The Cactus and the Balloon (Street Lit Writing Prompt 02.15.19)

There once was a cactus who loved a balloon. The balloon, of course, did not return their love. It was not proper for a balloon to love a cactus. And how could a balloon love a cactus? They were not pretty. The could not fly, but rather stayed stuck in the ground. And they were so dirty. The balloon and their friends mocked the cactus as they blew by. In spite the pain the cactus’s unrequited love caused, they could not let it go. If only they could just touch the beautiful balloon. Maybe then they could get over their infatuation. They knew, if they could just free themselves from the ground, they could possibly grace the balloon’s rubbery skin. One day, a man bearing an axe came. The cactus had learned to fear such men with such axes. Then the inevitable happened, the man began to chop away at the base of the cactus. The cactus would have screamed in pain if they had the ability. In spite of the pain, the cactus felt a sense of joy. They knew this was means to freedom and the opportunity to possibly touch their beautiful balloon. Panic set in as the cactus was loaded into the back of the man’s truck. No, this was not how this was supposed to end. How could the cactus be torn away from their love. At least life in the dessert meant seeing the balloon. But no, it couldn’t end like this. The balloons followed behind, mocking the cactus as they wept. As the truck climbed a sand dune, the cactus rolled out the back, touching their love for the first time as it fell. “Pop!”, went the balloon. The cactus lay in the sand as the truck drove off, in shock and grieving over the loss of their love.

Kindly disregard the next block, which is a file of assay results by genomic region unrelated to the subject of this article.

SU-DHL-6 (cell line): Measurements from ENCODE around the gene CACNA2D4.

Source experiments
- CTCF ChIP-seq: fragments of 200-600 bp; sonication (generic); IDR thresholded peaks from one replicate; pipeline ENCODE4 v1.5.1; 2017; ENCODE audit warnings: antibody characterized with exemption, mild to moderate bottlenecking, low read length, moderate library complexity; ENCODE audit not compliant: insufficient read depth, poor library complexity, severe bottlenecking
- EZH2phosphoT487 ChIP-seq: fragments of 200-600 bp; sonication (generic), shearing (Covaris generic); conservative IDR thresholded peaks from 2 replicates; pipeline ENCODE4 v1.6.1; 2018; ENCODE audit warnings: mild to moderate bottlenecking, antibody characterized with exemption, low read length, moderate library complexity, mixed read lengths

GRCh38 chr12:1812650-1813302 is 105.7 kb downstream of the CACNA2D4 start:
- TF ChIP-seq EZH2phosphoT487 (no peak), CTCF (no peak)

Ladders (Street Lit Writing Prompt 01.25.19)

Naked and cold, huddled together. The gates open and we rush the ladders. We know that each step means more – more entertainment, more sustenance, more respect. Stepping over each other with only our stomachs in mind. Who will feed them if we don’t? Eyes closed or maybe just blinded by mud. Slipping as we push forward. But on a still day, if we are very careful, a single match could bring this tower to the ground. Slow steps, pulling each other through with ease. I lift you up. A single spark, a single idea – we are one, we are brothers, we are one. And we will see a ladder is just a bridge turned upward.

Snowflakes of Gasoline

Damnit, we are capable of so much more
Boxes in boxes – tools of prediction
Every beautiful flower
Snowflakes of gasoline sticking in the cold wind
Wide strokes over Monet’s Lillies
The enemy wears white
Not all rectangles squares